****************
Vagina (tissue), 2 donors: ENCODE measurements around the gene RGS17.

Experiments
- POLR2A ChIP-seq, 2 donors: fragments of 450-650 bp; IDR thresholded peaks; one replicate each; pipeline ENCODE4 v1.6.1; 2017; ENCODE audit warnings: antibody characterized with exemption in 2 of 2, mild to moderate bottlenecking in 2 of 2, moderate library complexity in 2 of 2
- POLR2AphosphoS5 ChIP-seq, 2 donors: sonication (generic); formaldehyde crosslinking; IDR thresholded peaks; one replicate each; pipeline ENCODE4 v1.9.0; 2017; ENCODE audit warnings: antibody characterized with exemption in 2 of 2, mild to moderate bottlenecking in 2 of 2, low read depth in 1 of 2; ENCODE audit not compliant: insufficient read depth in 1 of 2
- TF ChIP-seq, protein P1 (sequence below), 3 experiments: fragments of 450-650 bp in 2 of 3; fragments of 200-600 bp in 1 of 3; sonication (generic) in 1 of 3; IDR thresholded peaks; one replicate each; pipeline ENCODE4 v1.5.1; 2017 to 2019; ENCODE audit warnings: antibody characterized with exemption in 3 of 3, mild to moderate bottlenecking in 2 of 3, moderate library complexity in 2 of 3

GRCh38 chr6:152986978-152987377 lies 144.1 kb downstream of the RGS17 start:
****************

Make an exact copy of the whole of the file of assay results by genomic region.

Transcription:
Vagina (tissue), 2 donors: ENCODE measurements around the gene RGS17.

Experiments
- POLR2A ChIP-seq, 2 donors: fragments of 450-650 bp; IDR thresholded peaks; one replicate each; pipeline ENCODE4 v1.6.1; 2017; ENCODE audit warnings: antibody characterized with exemption in 2 of 2, mild to moderate bottlenecking in 2 of 2, moderate library complexity in 2 of 2
- POLR2AphosphoS5 ChIP-seq, 2 donors: sonication (generic); formaldehyde crosslinking; IDR thresholded peaks; one replicate each; pipeline ENCODE4 v1.9.0; 2017; ENCODE audit warnings: antibody characterized with exemption in 2 of 2, mild to moderate bottlenecking in 2 of 2, low read depth in 1 of 2; ENCODE audit not compliant: insufficient read depth in 1 of 2
- TF ChIP-seq, protein P1 (sequence below), 3 experiments: fragments of 450-650 bp in 2 of 3; fragments of 200-600 bp in 1 of 3; sonication (generic) in 1 of 3; IDR thresholded peaks; one replicate each; pipeline ENCODE4 v1.5.1; 2017 to 2019; ENCODE audit warnings: antibody characterized with exemption in 3 of 3, mild to moderate bottlenecking in 2 of 3, moderate library complexity in 2 of 3

GRCh38 chr6:152986978-152987377 lies 144.1 kb downstream of the RGS17 start: